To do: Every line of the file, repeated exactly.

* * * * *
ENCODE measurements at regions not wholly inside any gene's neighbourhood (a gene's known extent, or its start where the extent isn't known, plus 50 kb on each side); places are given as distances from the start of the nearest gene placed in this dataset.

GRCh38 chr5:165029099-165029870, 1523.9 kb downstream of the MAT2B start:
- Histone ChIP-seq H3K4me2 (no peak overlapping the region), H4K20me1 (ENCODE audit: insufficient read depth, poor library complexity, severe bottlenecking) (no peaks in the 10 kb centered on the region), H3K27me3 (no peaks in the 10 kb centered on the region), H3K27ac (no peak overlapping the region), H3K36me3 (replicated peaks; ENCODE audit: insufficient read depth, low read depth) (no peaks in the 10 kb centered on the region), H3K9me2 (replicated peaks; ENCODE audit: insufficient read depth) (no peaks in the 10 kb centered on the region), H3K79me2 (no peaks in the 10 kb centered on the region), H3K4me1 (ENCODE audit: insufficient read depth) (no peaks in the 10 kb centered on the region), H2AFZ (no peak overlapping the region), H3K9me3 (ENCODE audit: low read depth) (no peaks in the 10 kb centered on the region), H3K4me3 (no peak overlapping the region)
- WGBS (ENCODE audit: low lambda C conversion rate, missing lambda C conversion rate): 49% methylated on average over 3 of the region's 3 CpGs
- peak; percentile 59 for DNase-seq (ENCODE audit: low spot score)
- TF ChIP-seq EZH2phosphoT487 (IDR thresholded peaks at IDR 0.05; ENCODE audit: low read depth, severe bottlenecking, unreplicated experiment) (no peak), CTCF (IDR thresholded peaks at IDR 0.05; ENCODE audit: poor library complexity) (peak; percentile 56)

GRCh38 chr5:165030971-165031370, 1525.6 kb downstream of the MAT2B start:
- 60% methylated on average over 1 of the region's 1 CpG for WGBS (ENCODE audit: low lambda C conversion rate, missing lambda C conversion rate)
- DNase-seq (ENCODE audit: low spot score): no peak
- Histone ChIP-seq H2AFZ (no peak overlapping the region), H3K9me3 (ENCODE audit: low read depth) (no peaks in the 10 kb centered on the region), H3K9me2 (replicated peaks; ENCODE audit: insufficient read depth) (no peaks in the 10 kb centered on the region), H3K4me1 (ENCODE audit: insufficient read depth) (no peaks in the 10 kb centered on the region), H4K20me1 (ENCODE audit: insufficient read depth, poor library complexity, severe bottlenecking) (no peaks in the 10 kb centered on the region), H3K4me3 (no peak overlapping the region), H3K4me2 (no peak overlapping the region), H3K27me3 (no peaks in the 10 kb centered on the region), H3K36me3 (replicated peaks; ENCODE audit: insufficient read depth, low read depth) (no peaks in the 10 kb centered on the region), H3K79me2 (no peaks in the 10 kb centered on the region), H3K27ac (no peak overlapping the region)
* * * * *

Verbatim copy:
ENCODE measurements at regions not wholly inside any gene's neighbourhood (a gene's known extent, or its start where the extent isn't known, plus 50 kb on each side); places are given as distances from the start of the nearest gene placed in this dataset.

GRCh38 chr5:165029099-165029870, 1523.9 kb downstream of the MAT2B start:
- Histone ChIP-seq H3K4me2 (no peak overlapping the region), H4K20me1 (ENCODE audit: insufficient read depth, poor library complexity, severe bottlenecking) (no peaks in the 10 kb centered on the region), H3K27me3 (no peaks in the 10 kb centered on the region), H3K27ac (no peak overlapping the region), H3K36me3 (replicated peaks; ENCODE audit: insufficient read depth, low read depth) (no peaks in the 10 kb centered on the region), H3K9me2 (replicated peaks; ENCODE audit: insufficient read depth) (no peaks in the 10 kb centered on the region), H3K79me2 (no peaks in the 10 kb centered on the region), H3K4me1 (ENCODE audit: insufficient read depth) (no peaks in the 10 kb centered on the region), H2AFZ (no peak overlapping the region), H3K9me3 (ENCODE audit: low read depth) (no peaks in the 10 kb centered on the region), H3K4me3 (no peak overlapping the region)
- WGBS (ENCODE audit: low lambda C conversion rate, missing lambda C conversion rate): 49% methylated on average over 3 of the region's 3 CpGs
- peak; percentile 59 for DNase-seq (ENCODE audit: low spot score)
- TF ChIP-seq EZH2phosphoT487 (IDR thresholded peaks at IDR 0.05; ENCODE audit: low read depth, severe bottlenecking, unreplicated experiment) (no peak), CTCF (IDR thresholded peaks at IDR 0.05; ENCODE audit: poor library complexity) (peak; percentile 56)

GRCh38 chr5:165030971-165031370, 1525.6 kb downstream of the MAT2B start:
- 60% methylated on average over 1 of the region's 1 CpG for WGBS (ENCODE audit: low lambda C conversion rate, missing lambda C conversion rate)
- DNase-seq (ENCODE audit: low spot score): no peak
- Histone ChIP-seq H2AFZ (no peak overlapping the region), H3K9me3 (ENCODE audit: low read depth) (no peaks in the 10 kb centered on the region), H3K9me2 (replicated peaks; ENCODE audit: insufficient read depth) (no peaks in the 10 kb centered on the region), H3K4me1 (ENCODE audit: insufficient read depth) (no peaks in the 10 kb centered on the region), H4K20me1 (ENCODE audit: insufficient read depth, poor library complexity, severe bottlenecking) (no peaks in the 10 kb centered on the region), H3K4me3 (no peak overlapping the region), H3K4me2 (no peak overlapping the region), H3K27me3 (no peaks in the 10 kb centered on the region), H3K36me3 (replicated peaks; ENCODE audit: insufficient read depth, low read depth) (no peaks in the 10 kb centered on the region), H3K79me2 (no peaks in the 10 kb centered on the region), H3K27ac (no peak overlapping the region)